March 8, 1999
Leave it to ebullient ski racer Picabo Street to find an upbeat take on the scandal surrounding the selection of Salt Lake City for the 2002 Olympic Winter Games. "It could be a blessing in disguise," she says. "Everybody's talking about the Olympics." Not that the 27-year-old Street, a double Olympic medal winner, has any sympathy for Salt Lake spreading lucre among International Olympic Committee members--a situation branded in an investigatory report as a "culture of gift-giving."
September 16, 2000
The Summer Olympics are not one man's opinion. They are 6 billion people's impressions. They are not one writer's predictions. They are what the athletes no one has ever heard of before Sydney do. They are not body suits designed to give more ad space to a shoe company that pays its employees starvation wages. They are all the athletes who will never get an endorsement contract. They are not the hype over what an American woman might do. They are the wonder of what an unknown will do. They are not politically correct.
January 28, 1998 | ELLIOTT TEAFORD
One failed shootout apparently hasn't soured Paul Kariya on the Olympics, although he believes there are better ways to settle ties at the end of regulation. Despite losing the gold-medal game in a shootout to Sweden, Kariya calls the 1994 Lillehammer Games one of the highlights of his career. He can't wait to get to Nagano next month. "We were never expected to get that far," Kariya said of Team Canada's performance in Norway.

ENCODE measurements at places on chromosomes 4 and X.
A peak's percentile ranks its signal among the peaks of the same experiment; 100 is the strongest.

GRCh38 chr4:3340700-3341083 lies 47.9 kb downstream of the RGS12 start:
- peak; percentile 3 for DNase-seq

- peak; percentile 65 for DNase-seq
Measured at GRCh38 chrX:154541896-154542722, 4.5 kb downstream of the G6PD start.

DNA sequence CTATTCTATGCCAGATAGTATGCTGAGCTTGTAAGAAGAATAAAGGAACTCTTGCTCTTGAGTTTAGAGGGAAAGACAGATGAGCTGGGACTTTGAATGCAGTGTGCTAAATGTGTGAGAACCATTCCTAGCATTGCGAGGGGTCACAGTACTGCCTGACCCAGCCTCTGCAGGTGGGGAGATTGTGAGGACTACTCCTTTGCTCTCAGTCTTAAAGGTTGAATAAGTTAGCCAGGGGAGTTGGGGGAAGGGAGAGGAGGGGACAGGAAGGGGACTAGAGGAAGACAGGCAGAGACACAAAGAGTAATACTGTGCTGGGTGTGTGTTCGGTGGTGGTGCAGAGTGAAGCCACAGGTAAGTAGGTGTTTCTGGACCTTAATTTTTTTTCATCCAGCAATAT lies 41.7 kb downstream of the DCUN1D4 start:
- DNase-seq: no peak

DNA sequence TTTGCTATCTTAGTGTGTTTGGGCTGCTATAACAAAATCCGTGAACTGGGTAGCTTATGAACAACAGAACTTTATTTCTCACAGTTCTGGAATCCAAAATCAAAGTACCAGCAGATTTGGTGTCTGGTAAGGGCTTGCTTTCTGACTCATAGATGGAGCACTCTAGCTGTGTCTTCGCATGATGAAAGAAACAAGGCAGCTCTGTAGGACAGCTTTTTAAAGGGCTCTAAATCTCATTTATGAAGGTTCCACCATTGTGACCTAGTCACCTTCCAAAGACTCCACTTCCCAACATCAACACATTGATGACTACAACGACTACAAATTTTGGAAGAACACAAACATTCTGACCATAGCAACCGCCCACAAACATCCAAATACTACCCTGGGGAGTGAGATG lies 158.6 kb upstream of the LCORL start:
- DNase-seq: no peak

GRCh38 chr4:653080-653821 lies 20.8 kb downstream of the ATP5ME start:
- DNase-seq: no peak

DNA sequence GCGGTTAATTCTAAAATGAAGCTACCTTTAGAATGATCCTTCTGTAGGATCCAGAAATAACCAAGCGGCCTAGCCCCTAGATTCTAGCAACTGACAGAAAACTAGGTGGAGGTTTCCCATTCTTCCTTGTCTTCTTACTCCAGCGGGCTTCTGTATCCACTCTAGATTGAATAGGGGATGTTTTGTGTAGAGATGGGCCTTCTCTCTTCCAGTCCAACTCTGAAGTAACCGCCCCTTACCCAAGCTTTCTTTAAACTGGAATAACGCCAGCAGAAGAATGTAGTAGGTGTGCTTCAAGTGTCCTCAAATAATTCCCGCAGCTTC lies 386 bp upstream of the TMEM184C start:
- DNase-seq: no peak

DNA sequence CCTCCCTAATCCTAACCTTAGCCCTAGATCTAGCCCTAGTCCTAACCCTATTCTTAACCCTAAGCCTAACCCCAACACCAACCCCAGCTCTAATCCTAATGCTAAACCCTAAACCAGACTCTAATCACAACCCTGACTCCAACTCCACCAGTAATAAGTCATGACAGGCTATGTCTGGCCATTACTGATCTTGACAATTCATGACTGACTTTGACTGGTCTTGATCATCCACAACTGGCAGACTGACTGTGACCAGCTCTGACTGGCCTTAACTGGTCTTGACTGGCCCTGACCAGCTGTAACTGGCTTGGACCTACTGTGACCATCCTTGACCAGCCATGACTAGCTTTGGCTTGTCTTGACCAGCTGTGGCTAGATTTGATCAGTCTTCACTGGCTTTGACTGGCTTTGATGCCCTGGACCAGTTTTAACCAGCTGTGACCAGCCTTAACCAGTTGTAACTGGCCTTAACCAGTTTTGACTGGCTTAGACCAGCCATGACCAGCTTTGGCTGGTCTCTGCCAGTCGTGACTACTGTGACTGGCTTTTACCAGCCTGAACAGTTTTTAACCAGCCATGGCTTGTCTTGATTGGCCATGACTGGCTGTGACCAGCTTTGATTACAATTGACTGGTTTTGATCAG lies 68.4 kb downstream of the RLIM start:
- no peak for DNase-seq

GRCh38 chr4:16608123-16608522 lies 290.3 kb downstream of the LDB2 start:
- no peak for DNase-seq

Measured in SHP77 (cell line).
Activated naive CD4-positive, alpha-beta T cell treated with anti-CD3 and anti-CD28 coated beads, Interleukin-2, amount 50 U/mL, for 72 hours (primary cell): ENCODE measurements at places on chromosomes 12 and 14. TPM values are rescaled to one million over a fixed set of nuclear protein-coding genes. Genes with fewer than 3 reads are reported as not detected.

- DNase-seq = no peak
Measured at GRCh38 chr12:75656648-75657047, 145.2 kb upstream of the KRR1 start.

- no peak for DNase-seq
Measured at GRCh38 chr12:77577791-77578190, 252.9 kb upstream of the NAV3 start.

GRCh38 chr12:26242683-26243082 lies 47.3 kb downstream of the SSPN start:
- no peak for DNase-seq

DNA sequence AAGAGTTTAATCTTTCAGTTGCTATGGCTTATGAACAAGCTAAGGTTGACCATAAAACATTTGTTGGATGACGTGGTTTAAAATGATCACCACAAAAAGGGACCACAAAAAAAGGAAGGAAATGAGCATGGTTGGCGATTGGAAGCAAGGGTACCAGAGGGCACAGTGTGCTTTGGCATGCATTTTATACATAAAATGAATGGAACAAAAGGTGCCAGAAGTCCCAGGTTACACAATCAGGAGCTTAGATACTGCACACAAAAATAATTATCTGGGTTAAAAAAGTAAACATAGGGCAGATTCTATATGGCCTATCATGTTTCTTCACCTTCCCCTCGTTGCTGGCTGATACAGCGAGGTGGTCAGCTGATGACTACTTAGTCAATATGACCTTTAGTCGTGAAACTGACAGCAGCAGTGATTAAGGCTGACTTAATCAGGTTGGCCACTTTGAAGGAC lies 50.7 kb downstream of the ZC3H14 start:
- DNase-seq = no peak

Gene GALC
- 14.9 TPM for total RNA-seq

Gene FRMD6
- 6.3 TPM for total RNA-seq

I used to laugh at even the notion of synchronized swimming. I still do. But now, thanks to the Internet, it's at least an informed laugh. The 1996 Olympic Games, starting Friday in Atlanta, is the first to occur since the rapid flowering of the Internet's most popular entity, the World Wide Web.
February 11, 2010 | By Kim Murphy
Chris Shaw, an ophthalmology professor at the University of British Columbia, has made no secret of his misgivings about the Olympic Games in his home city. The event is going to soak taxpayers and primarily benefit land developers who backed Vancouver's Olympic bid, he warned in several public forums and a book about the Olympics, "Five Ring Circus." Shaw was walking into his office several months ago when two plainclothes police officers approached him, one of them holding his book.
December 19, 2013 | By David Wharton